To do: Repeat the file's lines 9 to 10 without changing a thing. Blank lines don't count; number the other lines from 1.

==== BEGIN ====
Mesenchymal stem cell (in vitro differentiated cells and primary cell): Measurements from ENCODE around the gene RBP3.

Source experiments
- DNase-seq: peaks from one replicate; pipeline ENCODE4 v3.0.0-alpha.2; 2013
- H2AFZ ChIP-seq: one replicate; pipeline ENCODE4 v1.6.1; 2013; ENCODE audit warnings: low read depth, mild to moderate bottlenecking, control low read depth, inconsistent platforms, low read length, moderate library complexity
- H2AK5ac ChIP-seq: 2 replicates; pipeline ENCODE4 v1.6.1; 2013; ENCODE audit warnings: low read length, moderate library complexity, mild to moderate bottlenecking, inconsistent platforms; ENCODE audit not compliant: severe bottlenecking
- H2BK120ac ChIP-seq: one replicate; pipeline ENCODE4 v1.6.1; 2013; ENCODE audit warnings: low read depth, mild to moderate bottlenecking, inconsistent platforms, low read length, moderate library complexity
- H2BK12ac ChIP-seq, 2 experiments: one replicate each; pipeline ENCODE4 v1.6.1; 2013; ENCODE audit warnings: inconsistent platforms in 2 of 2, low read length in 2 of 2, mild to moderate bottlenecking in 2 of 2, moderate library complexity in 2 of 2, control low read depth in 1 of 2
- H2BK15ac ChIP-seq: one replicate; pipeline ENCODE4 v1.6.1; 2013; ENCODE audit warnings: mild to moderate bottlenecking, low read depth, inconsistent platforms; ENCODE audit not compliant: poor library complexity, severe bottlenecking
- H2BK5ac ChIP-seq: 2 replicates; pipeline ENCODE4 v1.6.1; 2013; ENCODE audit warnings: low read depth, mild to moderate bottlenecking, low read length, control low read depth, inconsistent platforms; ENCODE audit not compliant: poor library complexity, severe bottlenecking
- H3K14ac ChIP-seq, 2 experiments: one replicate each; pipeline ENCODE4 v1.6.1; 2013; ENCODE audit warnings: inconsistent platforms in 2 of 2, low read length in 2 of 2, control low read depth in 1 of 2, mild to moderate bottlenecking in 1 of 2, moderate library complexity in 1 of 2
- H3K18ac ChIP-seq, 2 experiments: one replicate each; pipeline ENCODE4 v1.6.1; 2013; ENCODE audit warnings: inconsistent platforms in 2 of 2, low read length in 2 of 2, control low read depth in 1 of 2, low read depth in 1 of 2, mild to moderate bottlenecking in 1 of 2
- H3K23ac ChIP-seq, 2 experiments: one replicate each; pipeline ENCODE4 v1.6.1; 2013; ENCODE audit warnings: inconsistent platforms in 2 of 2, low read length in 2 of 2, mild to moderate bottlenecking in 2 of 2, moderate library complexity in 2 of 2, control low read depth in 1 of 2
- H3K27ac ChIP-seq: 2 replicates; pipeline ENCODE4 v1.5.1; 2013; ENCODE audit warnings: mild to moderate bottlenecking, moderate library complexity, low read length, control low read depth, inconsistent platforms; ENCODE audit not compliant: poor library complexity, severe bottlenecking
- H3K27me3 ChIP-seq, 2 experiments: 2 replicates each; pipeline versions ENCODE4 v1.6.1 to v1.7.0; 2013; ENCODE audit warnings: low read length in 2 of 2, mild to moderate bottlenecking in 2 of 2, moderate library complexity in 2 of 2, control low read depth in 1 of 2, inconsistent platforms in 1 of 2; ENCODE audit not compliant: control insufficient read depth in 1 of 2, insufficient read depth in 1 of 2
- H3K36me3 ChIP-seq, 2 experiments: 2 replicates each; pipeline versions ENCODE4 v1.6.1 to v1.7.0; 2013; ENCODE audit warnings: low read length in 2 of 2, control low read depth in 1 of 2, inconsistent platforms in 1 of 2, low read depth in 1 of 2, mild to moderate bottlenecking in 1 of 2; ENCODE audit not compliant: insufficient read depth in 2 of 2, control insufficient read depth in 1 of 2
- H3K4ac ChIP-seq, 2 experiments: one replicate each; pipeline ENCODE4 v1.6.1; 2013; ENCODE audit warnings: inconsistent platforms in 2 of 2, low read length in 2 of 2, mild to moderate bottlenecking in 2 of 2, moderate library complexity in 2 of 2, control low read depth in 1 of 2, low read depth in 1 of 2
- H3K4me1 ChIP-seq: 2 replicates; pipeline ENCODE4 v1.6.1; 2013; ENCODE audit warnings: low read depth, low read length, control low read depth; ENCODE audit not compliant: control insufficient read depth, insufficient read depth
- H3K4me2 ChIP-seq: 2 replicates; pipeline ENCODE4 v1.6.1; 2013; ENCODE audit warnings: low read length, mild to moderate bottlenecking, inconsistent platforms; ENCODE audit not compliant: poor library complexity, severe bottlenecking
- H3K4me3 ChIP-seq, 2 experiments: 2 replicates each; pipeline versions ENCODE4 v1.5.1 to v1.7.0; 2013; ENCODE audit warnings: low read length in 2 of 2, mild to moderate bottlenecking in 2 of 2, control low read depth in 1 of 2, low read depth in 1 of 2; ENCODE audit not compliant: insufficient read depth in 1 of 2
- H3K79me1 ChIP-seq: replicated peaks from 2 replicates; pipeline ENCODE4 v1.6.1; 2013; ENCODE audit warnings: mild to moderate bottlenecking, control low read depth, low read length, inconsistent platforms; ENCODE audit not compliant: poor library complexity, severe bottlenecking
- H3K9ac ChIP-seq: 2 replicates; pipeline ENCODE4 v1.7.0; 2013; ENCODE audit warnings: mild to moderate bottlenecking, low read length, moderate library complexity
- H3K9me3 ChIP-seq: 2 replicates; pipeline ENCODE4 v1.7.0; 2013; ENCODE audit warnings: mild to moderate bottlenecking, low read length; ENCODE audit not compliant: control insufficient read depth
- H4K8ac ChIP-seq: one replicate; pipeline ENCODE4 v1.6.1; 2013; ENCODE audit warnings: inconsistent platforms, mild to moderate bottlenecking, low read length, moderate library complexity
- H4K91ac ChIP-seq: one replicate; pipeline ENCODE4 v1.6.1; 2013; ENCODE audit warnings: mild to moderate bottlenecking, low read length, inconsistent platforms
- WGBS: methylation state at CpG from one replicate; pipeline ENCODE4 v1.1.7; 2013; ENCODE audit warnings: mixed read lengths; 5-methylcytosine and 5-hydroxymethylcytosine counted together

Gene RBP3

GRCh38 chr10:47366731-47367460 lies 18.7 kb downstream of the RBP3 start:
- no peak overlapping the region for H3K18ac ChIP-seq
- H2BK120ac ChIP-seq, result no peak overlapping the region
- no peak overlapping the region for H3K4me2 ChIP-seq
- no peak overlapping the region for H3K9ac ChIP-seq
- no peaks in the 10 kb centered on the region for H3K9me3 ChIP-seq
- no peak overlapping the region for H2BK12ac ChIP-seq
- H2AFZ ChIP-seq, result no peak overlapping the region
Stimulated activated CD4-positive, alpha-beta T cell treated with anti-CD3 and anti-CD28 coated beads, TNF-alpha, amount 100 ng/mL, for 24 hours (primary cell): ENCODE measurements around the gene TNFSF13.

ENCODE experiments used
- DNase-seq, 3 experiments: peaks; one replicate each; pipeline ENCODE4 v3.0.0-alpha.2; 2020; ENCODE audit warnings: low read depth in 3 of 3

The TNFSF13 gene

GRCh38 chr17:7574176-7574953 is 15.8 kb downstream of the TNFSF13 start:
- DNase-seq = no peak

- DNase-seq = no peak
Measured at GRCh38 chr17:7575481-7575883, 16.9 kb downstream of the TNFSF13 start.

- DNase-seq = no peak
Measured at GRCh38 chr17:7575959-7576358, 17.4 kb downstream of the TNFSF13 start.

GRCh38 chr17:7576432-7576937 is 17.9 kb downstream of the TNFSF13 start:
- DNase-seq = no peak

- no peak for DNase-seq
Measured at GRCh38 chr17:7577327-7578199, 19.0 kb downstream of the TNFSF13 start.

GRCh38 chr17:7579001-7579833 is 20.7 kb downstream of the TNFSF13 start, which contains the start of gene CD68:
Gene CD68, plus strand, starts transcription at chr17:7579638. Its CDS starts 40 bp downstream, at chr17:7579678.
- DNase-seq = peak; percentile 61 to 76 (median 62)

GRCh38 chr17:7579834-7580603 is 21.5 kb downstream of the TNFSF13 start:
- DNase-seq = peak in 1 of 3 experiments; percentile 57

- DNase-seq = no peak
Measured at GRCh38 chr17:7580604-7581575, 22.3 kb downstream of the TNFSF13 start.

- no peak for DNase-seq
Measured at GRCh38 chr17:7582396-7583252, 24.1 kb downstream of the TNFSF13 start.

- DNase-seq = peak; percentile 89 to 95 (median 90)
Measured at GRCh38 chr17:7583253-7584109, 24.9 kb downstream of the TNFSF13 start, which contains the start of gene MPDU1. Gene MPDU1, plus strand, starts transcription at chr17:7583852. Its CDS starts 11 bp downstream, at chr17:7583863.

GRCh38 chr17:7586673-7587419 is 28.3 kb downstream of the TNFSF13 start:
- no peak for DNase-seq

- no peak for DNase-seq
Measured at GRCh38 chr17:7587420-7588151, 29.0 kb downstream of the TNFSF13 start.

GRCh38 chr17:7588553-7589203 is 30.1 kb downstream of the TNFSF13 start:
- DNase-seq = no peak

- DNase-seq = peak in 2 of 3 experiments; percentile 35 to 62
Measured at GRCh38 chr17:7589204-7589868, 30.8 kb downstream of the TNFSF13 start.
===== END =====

- H2BK5ac ChIP-seq: 2 replicates; pipeline ENCODE4 v1.6.1; 2013; ENCODE audit warnings: low read depth, mild to moderate bottlenecking, low read length, control low read depth, inconsistent platforms; ENCODE audit not compliant: poor library complexity, severe bottlenecking
- H3K14ac ChIP-seq, 2 experiments: one replicate each; pipeline ENCODE4 v1.6.1; 2013; ENCODE audit warnings: inconsistent platforms in 2 of 2, low read length in 2 of 2, control low read depth in 1 of 2, mild to moderate bottlenecking in 1 of 2, moderate library complexity in 1 of 2